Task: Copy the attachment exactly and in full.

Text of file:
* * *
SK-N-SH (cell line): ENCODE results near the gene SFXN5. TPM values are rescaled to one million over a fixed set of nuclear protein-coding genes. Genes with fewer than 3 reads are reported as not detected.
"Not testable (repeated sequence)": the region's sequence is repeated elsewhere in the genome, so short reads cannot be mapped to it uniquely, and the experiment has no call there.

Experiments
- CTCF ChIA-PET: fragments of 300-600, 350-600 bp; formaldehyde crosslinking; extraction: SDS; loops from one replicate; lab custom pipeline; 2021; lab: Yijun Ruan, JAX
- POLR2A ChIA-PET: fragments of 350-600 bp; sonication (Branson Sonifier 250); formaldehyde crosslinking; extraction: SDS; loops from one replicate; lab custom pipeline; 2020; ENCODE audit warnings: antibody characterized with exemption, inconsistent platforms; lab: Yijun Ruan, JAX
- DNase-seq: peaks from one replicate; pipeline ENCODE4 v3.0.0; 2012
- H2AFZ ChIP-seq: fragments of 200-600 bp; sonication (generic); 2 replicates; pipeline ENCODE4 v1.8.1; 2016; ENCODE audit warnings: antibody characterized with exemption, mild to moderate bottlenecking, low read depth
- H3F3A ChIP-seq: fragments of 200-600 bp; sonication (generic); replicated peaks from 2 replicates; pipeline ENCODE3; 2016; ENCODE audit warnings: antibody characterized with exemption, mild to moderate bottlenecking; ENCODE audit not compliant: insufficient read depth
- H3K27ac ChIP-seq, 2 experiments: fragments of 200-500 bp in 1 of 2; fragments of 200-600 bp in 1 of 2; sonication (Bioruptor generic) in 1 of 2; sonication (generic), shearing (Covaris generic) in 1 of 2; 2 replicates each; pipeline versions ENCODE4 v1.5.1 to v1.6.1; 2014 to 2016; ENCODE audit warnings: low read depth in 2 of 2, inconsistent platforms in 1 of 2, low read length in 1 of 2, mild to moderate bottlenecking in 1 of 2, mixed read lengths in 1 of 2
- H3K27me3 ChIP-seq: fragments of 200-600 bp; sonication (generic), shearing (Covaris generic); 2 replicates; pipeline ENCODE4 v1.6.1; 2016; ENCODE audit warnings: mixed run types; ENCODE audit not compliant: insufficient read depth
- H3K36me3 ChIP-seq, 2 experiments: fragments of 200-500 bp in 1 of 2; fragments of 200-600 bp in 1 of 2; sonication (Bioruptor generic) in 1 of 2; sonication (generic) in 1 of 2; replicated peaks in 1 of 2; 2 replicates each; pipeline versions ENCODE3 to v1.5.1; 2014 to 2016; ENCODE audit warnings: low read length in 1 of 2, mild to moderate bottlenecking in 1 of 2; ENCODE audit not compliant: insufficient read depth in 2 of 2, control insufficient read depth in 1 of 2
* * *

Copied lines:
SK-N-SH (cell line): ENCODE results near the gene SFXN5. TPM values are rescaled to one million over a fixed set of nuclear protein-coding genes. Genes with fewer than 3 reads are reported as not detected.
"Not testable (repeated sequence)": the region's sequence is repeated elsewhere in the genome, so short reads cannot be mapped to it uniquely, and the experiment has no call there.

Experiments
- CTCF ChIA-PET: fragments of 300-600, 350-600 bp; formaldehyde crosslinking; extraction: SDS; loops from one replicate; lab custom pipeline; 2021; lab: Yijun Ruan, JAX
- POLR2A ChIA-PET: fragments of 350-600 bp; sonication (Branson Sonifier 250); formaldehyde crosslinking; extraction: SDS; loops from one replicate; lab custom pipeline; 2020; ENCODE audit warnings: antibody characterized with exemption, inconsistent platforms; lab: Yijun Ruan, JAX
- DNase-seq: peaks from one replicate; pipeline ENCODE4 v3.0.0; 2012
- H2AFZ ChIP-seq: fragments of 200-600 bp; sonication (generic); 2 replicates; pipeline ENCODE4 v1.8.1; 2016; ENCODE audit warnings: antibody characterized with exemption, mild to moderate bottlenecking, low read depth
- H3F3A ChIP-seq: fragments of 200-600 bp; sonication (generic); replicated peaks from 2 replicates; pipeline ENCODE3; 2016; ENCODE audit warnings: antibody characterized with exemption, mild to moderate bottlenecking; ENCODE audit not compliant: insufficient read depth
- H3K27ac ChIP-seq, 2 experiments: fragments of 200-500 bp in 1 of 2; fragments of 200-600 bp in 1 of 2; sonication (Bioruptor generic) in 1 of 2; sonication (generic), shearing (Covaris generic) in 1 of 2; 2 replicates each; pipeline versions ENCODE4 v1.5.1 to v1.6.1; 2014 to 2016; ENCODE audit warnings: low read depth in 2 of 2, inconsistent platforms in 1 of 2, low read length in 1 of 2, mild to moderate bottlenecking in 1 of 2, mixed read lengths in 1 of 2
- H3K27me3 ChIP-seq: fragments of 200-600 bp; sonication (generic), shearing (Covaris generic); 2 replicates; pipeline ENCODE4 v1.6.1; 2016; ENCODE audit warnings: mixed run types; ENCODE audit not compliant: insufficient read depth
- H3K36me3 ChIP-seq, 2 experiments: fragments of 200-500 bp in 1 of 2; fragments of 200-600 bp in 1 of 2; sonication (Bioruptor generic) in 1 of 2; sonication (generic) in 1 of 2; replicated peaks in 1 of 2; 2 replicates each; pipeline versions ENCODE3 to v1.5.1; 2014 to 2016; ENCODE audit warnings: low read length in 1 of 2, mild to moderate bottlenecking in 1 of 2; ENCODE audit not compliant: insufficient read depth in 2 of 2, control insufficient read depth in 1 of 2